Platform for African – European Partnership in Agricultural Research for Development

Monday, January 20, 2014

Global Forum for Food and Agriculture 2014

16 – 18 January 2014. Berlin. Global Forum for Food and Agriculture 2014: Empowering Agriculture: Fostering Resilience – Securing Food and Nutrition.

Ministers from 69 countries gathered in the German capital; among them, Robert Sichinga, the agricultural minister of Zambia. One third of his country is farmland. Corn is the main crop.

"We don't want our food supply to be dependent on other countries," Sichinga said. "The World Bank and the International Monetary Fund (IMF) tell us that we can't plant maize anymore, but should import genetically altered maize from South America instead. For us, that's a stupid suggestion that we will not accept under any circumstances."

Zambia is banking on small farmers who plant traditional types of corn. The government supports the purchase of seeds and fertilizer with considerable subsidies.

In addition, the government buys up the corn in order to ensure a measure of price stability. Critics say that Zambia lags far behind its agricultural potential and could achieve much more with the right technology.
"We don't want genetically modified crops in Zambia because we don't know what consequences they have for human health," Sichinga said. "As an African, I also won't let others tell me that their way is the only way that's right."
African countries such as Ghana, Nigeria, Tanzania, Kenya, Uganda and Burkina Faso are taking a different approach. Genetically modified corn - as well as cotton, sugar cane and bananas - are being planted in those countries. Philip von dem Bussche, spokesman for the seed company, KWS Saat AG, thinks that's the right way to go. Progress will be achieved above all through new breeds of crops, he said.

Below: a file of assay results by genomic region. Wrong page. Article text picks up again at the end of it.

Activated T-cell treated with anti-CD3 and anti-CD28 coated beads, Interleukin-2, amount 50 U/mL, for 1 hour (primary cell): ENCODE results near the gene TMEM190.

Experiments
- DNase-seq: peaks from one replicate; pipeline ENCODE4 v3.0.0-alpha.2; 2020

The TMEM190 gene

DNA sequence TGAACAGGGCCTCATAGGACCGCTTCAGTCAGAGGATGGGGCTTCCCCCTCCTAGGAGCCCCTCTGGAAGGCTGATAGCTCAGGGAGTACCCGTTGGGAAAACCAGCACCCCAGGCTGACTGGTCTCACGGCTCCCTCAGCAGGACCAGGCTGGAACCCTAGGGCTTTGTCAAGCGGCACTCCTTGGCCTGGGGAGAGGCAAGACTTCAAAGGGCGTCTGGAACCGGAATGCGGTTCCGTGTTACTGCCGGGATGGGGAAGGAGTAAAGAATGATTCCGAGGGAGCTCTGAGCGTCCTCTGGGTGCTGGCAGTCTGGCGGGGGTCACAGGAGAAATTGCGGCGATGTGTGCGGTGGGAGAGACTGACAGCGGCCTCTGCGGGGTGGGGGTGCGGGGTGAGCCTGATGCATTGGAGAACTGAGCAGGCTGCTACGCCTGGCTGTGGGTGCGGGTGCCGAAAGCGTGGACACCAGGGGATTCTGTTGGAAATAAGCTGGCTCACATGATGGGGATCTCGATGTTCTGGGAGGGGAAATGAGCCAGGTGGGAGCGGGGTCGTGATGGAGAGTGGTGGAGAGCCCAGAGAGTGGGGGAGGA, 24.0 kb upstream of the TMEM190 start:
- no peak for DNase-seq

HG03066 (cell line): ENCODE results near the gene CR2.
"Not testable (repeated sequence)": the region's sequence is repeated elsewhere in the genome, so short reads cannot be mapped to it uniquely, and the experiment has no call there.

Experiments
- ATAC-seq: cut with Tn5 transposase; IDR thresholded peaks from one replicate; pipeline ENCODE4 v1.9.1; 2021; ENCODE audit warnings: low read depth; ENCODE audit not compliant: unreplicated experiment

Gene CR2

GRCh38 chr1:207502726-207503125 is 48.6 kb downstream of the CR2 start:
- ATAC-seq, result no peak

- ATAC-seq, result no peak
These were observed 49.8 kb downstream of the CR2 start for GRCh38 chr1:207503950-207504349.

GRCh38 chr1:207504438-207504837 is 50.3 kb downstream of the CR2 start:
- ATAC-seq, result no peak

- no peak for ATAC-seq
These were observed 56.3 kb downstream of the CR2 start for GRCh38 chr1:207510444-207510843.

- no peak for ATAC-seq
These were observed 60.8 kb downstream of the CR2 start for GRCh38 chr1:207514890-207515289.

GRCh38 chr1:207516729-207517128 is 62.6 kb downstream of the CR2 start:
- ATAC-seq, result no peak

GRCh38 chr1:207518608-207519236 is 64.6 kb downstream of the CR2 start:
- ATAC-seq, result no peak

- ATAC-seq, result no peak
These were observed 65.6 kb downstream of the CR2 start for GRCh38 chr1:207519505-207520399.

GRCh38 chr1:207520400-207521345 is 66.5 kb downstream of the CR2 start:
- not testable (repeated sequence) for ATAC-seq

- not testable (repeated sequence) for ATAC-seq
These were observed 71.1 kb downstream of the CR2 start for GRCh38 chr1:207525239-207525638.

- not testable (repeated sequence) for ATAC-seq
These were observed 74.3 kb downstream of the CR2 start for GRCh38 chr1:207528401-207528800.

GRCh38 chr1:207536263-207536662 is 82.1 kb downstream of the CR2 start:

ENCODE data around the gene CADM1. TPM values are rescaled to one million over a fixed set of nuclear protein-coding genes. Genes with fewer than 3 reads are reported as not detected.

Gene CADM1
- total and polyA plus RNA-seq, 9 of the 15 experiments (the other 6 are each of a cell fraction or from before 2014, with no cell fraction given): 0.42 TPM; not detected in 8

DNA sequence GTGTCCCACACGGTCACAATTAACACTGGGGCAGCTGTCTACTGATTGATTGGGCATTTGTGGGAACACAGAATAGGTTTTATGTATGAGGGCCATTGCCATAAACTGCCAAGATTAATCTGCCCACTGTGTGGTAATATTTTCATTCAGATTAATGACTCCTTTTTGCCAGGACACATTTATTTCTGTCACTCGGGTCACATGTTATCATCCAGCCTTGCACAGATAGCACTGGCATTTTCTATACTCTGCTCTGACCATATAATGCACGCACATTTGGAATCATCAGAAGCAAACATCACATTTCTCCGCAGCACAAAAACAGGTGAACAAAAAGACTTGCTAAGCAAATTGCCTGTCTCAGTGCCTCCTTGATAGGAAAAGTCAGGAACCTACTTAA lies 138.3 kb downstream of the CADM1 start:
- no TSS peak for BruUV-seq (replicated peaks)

"We are also trying to make plants healthier to protect them from climate change and diseases and to improve their quality," said von dem Bussche, adding that it's about turning farmers into entrepreneurs.
There's no foreseeable end to this entrenched ideological struggle. As a consequence, progress has stalled.
"We are not moving fast enough," said UN environment expert Steiner. "Expanding farmland not feasible over long term."

It's a criticism that certainly applies to the agricultural ministers in Berlin. Nothing groundbreaking was included in the summit's final communiqué.

German agriculture minister, Hans-Peter Friedrich, 
at the Global Forum
According to that communiqué, agriculture has to be strengthened so that it can withstand climate change and limited resources. This is only achievable through diverse, sustainable and productive farming, the document said. There should be investment in crop research and support for family farms. Decentralized solutions should also be recognized and private property respected, according to the text.

Germany's agricultural minister, Hans-Peter Friedrich, said that above all the relevant actors have to talk with each other more. Berlin will campaign for more and better communication, he said.


Deutche Wele 20/01/2014. Industry, non-profit groups divided over how to increase food production

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